I am in a restaurant talking to a friend. She asks me if I am dating. I say not really and she says, "Arenít you lonely?"

"Well, no. But I do sort of see this guy every once in a while." She nods at my answer.

Subsistence dating is shameful in a way, because what is the point in dating people if it isnít going anywhere? I feel like I am an anthropologist when I go out with Dan. He talks about things I donít know much about: racing mountain bikes, fixing motorcycles, photography, Los Angeles. He drinks a lot, which makes me nervous and he has very blue eyes that are sort of mesmerizing, especially when he is talking about picking cholla cactus out of his leg after taking a header during a 24 hour mountain bike ride. He has also introduced me to some new vocabulary words. For instance "sick" in a complimentary way as in "She is a sick snowboarder," meaning she is an excellent snowboarder. Also, the word "twat," (a word I have spent my whole life avoiding) as in "Stop twatting around," meaning to stop messing around.

When I was in love awhile back, I thought the scariest thing about it was feeling claustrophobic and overwhelmed by the person I was with: the way he lived, the habits he had. Or facing his anger at my own habits (my old boyfriend used to become strangely infuriated whenever I would pick things up at the grocery store, decide I didnít want them, and set them down wherever instead of taking the time to put them back where they belonged. After we broke up, this activity of mine increased exponentially in a way that can only be described as vengeful). Now, I realize that the clichť is true, you can be surrounded by people and feel lonely. You can be alone and not feel lonely. You can stare into someoneís face and feel lonely and loved at the same time.

I constantly have dreams about the aforementioned old boyfriend. They are stress dreams where his mother is yelling at me, or I am trying to call him but I canít remember his area code and I keep dialing all these permutations of numbers into my phone to no avail. The other night I dreamt that this old boyfriend and I were lying in bed, and I could feel his breath behind me. But then the dream devolved and somehow I was in a Lutheran church wearing a terrible over-laced second-hand wedding dress and I didnít even know who I was getting married to, and there was a choir of children singing and they were all wearing flying nun outfits like miniature Sally Fieldses.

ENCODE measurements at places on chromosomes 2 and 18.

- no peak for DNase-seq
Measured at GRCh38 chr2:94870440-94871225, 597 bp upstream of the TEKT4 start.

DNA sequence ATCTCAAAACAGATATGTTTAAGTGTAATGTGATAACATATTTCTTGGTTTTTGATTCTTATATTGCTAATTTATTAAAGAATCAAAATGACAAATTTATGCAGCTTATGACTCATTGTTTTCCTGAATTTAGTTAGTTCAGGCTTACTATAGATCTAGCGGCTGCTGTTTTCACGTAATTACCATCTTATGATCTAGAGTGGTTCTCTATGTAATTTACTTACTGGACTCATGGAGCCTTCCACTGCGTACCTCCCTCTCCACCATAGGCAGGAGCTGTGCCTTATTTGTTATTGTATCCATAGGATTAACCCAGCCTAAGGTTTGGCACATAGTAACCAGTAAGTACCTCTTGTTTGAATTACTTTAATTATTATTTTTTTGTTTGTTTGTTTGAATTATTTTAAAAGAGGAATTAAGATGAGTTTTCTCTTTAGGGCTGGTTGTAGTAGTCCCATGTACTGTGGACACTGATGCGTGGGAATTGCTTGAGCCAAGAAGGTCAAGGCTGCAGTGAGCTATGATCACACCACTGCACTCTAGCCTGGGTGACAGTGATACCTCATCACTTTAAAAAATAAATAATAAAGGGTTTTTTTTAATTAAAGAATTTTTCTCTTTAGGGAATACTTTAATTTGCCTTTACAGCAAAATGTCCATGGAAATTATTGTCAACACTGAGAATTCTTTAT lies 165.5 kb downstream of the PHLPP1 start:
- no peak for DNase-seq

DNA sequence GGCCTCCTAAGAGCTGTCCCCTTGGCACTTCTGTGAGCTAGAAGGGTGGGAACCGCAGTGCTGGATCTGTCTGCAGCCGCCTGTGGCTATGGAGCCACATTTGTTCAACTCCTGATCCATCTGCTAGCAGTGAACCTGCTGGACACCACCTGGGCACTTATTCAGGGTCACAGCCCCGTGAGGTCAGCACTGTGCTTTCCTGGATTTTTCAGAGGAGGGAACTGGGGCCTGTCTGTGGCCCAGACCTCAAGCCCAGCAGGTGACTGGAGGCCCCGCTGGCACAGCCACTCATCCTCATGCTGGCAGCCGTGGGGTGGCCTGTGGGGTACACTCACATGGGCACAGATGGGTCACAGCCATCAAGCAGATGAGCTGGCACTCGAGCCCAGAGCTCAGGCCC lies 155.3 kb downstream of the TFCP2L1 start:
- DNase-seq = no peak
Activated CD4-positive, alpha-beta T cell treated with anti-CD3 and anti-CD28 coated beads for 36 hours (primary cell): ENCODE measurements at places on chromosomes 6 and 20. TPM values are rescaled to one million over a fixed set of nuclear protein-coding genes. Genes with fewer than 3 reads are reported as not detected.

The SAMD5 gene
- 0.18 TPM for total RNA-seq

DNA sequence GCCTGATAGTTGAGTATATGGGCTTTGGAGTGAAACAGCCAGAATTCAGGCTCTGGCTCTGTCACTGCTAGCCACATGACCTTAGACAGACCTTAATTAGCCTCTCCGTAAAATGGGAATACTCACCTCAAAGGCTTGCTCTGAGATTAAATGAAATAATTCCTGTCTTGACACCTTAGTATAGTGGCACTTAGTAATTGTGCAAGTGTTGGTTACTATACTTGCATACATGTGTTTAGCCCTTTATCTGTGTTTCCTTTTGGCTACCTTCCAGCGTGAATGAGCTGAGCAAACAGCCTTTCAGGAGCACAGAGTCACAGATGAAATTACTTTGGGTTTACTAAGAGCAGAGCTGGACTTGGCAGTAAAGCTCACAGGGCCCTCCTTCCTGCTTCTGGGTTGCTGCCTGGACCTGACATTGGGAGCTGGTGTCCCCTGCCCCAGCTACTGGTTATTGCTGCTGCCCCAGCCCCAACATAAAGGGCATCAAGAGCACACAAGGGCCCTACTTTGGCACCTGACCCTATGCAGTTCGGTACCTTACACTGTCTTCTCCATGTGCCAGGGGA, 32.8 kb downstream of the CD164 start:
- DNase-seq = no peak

This past summer I went to a conference in Washington D.C. where my friend Kate met up with me. Kate is a person who knows people, which is great because you can go anywhere with her and have a place to stay. While in D.C. she introduced me to Brian, a phenomenally tall, skinny and pale friend of hers. I liked him immediately because as I was sitting in a bar listening to some guy blather on about Goya, Brian came up to me and whispered in my ear, "That guy is a blowhard." This was before I found out Brian thought almost everyone was a blowhard. Brian worked in a bookstore, and he was the typical indie bookstore snob you run into in cities: he hated anything that was too popular and he worshipped the esoteric (David Sedaris sucked. The Hours sucked. John Ashbery rocked).

Brian was so skinny that when he was lying on his side in bed, his shoulder blades stuck out strangely and looked like niches to set statues of the Virgin Mary on. His paleness was not from him trying to look hip (which he did try to do), it was because he had ulcerative colitis and had nearly died from it. He still suffered from terrible anemia, and he had huge white scars on his stomach from all of his past surgeries. I donít know if this added to his appeal to me. I liked him because he seemed like he lived half on this earth, and half somewhere else because he had been so sick. And he was sarcastic as hell which I loved.